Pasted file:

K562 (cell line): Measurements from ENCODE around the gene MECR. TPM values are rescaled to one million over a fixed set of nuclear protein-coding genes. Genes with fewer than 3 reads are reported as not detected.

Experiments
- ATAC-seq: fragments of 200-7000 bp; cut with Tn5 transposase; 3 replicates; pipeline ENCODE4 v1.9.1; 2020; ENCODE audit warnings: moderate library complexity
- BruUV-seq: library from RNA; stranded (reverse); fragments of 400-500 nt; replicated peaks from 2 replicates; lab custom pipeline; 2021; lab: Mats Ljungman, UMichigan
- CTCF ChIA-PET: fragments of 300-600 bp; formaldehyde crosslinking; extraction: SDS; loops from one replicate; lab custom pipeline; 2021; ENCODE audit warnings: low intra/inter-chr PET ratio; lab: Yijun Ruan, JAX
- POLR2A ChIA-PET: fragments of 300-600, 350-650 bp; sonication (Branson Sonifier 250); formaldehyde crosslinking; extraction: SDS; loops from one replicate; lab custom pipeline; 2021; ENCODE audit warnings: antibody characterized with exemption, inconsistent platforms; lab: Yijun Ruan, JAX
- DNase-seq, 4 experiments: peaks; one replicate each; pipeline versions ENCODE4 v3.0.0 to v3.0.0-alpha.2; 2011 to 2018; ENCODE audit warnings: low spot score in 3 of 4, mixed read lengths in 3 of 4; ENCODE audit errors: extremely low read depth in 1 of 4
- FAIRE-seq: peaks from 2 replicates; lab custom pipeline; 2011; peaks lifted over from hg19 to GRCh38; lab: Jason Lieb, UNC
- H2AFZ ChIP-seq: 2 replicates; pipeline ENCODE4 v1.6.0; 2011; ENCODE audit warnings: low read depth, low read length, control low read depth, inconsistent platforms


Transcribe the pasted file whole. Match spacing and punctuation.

K562 (cell line): Measurements from ENCODE around the gene MECR. TPM values are rescaled to one million over a fixed set of nuclear protein-coding genes. Genes with fewer than 3 reads are reported as not detected.

Experiments
- ATAC-seq: fragments of 200-7000 bp; cut with Tn5 transposase; 3 replicates; pipeline ENCODE4 v1.9.1; 2020; ENCODE audit warnings: moderate library complexity
- BruUV-seq: library from RNA; stranded (reverse); fragments of 400-500 nt; replicated peaks from 2 replicates; lab custom pipeline; 2021; lab: Mats Ljungman, UMichigan
- CTCF ChIA-PET: fragments of 300-600 bp; formaldehyde crosslinking; extraction: SDS; loops from one replicate; lab custom pipeline; 2021; ENCODE audit warnings: low intra/inter-chr PET ratio; lab: Yijun Ruan, JAX
- POLR2A ChIA-PET: fragments of 300-600, 350-650 bp; sonication (Branson Sonifier 250); formaldehyde crosslinking; extraction: SDS; loops from one replicate; lab custom pipeline; 2021; ENCODE audit warnings: antibody characterized with exemption, inconsistent platforms; lab: Yijun Ruan, JAX
- DNase-seq, 4 experiments: peaks; one replicate each; pipeline versions ENCODE4 v3.0.0 to v3.0.0-alpha.2; 2011 to 2018; ENCODE audit warnings: low spot score in 3 of 4, mixed read lengths in 3 of 4; ENCODE audit errors: extremely low read depth in 1 of 4
- FAIRE-seq: peaks from 2 replicates; lab custom pipeline; 2011; peaks lifted over from hg19 to GRCh38; lab: Jason Lieb, UNC
- H2AFZ ChIP-seq: 2 replicates; pipeline ENCODE4 v1.6.0; 2011; ENCODE audit warnings: low read depth, low read length, control low read depth, inconsistent platforms